Pour forth, we beseech you, O Lord, your grace into our heart, that we, to whom the Incarnation of Christ your Son was made known by the message of an Angel, may, through the intercession of the Blessed Virgin Mary, by his Passion and Cross be brought to the glory of his Resurrection.
Those who pray the Angelus will recognize this opening Collect for Mass for this feast. It keys us into the Mystery of the Word made flesh, of God entering into our history.
I once was working with a youth group for a summer and the leader told me that his colleagues in this particular diocese gave him grief that he prayed the rosary with his 60 teens at the weekly meeting. They couldn’t believe that anyone would do this, and they were more surprised that teenagers would agree to pray the Rosary. I was appalled that any Catholic youth minister would dismiss praying with sacred Scripture. The experience was golden: sitting in a circle, someone introduced the mystery of the Rosary, and everyone in the room announced the intention(s) that they needed Mary’s help on. Each teen took a Hail Mary. No gimmick, just prayer. Following the prayer, then there was “the program.” To me, the Rosary was enough.
It seems to me that if you want to experience the habit of prayer, to know the biblical narrative of Love, and be faithful in what the Mother of God asked us to do to decapitate sin, then praying the Rosary is the prayer form to do. Saints and sinners, popes and common people have all recommended the Holy Rosary taking up what the collect indicates, to the Incarnation of the Lord made known by the Angel.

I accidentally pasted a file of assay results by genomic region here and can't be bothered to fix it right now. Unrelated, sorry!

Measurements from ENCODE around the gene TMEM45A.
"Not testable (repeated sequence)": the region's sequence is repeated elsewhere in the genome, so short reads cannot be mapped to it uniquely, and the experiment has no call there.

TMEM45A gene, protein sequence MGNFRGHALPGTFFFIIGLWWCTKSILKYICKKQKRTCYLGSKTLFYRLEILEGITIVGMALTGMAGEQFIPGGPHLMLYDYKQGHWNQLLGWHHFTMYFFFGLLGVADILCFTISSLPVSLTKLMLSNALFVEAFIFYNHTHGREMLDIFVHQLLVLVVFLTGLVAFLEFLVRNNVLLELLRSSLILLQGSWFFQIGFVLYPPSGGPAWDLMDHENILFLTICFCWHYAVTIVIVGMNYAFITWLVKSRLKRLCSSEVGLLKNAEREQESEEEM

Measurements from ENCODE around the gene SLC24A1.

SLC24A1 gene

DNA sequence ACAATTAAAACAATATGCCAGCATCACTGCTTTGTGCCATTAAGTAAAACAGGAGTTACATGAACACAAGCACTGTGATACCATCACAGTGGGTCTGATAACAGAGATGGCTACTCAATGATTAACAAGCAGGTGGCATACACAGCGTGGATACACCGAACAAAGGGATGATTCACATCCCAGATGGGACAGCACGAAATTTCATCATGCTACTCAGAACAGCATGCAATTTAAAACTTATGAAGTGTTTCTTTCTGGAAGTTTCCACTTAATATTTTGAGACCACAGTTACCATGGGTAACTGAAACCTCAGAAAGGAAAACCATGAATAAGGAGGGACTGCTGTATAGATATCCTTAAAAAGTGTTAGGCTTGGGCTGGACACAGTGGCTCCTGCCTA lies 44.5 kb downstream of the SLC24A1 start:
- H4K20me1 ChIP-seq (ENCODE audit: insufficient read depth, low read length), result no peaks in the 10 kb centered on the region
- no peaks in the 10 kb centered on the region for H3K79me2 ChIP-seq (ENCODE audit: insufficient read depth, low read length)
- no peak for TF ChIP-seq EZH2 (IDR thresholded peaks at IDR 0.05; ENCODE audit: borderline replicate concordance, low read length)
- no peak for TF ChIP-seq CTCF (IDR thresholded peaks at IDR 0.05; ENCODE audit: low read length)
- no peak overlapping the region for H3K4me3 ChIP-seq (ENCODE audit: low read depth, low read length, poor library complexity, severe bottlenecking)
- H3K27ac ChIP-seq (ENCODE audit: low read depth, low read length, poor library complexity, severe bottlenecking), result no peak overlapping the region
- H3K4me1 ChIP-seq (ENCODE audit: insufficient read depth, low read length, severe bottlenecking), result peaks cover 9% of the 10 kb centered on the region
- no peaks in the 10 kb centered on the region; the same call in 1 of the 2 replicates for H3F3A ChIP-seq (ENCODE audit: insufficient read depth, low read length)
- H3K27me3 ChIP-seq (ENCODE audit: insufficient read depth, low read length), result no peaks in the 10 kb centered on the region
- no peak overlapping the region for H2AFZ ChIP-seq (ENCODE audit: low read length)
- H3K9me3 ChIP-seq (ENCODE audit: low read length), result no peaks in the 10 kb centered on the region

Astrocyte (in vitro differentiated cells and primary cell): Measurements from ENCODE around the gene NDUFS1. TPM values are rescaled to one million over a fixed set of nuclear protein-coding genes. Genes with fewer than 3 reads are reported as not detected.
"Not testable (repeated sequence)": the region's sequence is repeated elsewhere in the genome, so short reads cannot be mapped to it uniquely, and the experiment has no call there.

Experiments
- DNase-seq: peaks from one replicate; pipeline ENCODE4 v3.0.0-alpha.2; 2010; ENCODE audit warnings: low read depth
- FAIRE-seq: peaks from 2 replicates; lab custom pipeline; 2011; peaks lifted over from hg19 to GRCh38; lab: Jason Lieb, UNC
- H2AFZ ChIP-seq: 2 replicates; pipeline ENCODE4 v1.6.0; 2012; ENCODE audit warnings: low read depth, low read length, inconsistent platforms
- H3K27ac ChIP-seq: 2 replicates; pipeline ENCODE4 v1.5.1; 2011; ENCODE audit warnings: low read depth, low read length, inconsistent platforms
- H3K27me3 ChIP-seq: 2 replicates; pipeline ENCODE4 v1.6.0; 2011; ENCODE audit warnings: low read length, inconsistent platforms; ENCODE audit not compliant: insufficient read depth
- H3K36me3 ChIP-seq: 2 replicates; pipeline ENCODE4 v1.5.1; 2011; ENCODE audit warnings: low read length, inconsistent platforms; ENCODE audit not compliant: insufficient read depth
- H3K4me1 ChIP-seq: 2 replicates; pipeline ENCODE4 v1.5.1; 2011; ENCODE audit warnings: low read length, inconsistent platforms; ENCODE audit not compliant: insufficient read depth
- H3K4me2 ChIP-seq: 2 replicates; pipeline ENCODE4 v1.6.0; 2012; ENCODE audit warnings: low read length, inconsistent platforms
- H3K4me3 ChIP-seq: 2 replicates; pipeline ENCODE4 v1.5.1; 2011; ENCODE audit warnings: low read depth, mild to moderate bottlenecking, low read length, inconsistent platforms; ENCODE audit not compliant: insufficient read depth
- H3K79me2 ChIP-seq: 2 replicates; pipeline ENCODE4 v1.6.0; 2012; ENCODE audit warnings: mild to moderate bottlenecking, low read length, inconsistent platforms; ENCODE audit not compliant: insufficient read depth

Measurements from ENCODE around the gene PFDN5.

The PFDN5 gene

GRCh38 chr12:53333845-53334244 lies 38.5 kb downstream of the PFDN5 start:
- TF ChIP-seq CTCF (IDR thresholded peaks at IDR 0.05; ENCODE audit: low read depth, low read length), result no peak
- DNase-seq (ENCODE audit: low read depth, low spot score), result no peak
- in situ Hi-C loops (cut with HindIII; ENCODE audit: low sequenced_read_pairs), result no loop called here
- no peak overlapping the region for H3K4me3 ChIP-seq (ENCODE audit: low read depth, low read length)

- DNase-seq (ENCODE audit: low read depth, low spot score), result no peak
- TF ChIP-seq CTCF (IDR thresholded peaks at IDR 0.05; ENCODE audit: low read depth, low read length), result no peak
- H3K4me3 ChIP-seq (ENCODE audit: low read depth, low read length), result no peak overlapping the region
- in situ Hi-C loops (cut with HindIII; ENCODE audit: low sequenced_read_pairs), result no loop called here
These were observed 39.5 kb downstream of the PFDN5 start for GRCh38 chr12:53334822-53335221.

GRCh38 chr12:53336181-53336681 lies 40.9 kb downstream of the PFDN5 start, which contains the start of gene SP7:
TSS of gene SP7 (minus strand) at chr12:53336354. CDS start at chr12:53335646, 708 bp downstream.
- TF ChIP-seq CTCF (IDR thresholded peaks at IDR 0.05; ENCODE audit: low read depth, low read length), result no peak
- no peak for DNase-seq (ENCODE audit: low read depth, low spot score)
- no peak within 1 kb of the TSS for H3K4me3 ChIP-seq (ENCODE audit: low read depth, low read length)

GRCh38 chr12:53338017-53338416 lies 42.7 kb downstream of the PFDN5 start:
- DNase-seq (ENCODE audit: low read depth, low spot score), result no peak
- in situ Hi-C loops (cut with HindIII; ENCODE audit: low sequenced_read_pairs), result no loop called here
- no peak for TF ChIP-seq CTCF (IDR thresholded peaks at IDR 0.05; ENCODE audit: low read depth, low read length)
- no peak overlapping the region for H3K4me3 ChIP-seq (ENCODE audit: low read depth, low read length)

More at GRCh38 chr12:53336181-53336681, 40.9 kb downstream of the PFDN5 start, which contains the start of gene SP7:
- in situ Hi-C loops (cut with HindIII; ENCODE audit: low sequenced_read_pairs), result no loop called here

Our Lady of the Holy Rosary, pray for us.

Mary is the living house of the Lord, Pope recalls John XXIII 50th anniversary visit

English: PORTRAIT OF JOHN XXIII Español: IMAGE...

Pope Benedict went to the Shrine of Our Lady of Loreto, his 30th trip in Italy, to commemorate the visit Blessed John XXIII made when he called the Second Vatican Council entrusting her with the needs the Church and the Council. The Pope’s homily follows.

On 4 October 1962,
Blessed John XXIII came as a pilgrim to this Shrine to
entrust to the Virgin Mary the Second Vatican Ecumenical Council, due to
begin a week later. On that occasion, with deep filial devotion to the Mother
of God, he addressed her in these words: “Again today, and in the name of the
entire episcopate, I ask you, sweetest Mother, as Help of Bishops, to intercede for me as Bishop of Rome and for all
the bishops of the world, to obtain for us the grace to enter the Council Hall
of Saint Peter’s Basilica, as the Apostles and the first disciples of Jesus
entered the Upper Room: with one heart, one heartbeat of love for Christ and
for souls, with one purpose only, to live and to sacrifice ourselves for the
salvation of individuals and peoples. Thus, by your maternal intercession, in
the years and the centuries to come, may it be said that the grace of God
prepared, accompanied and crowned the twenty-first Ecumenical Council, filling
all the children of the holy Church with a new fervour, a new impulse to
generosity, and a renewed firmness of purpose”
(AAS
54 [1962], 727).


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About the author

Paul A. Zalonski is from New Haven, CT. He is a member of the Fraternity of Communion and Liberation, a Catholic ecclesial movement, and an Oblate of Saint Benedict. Contact Paul at paulzalonski[at]yahoo.com.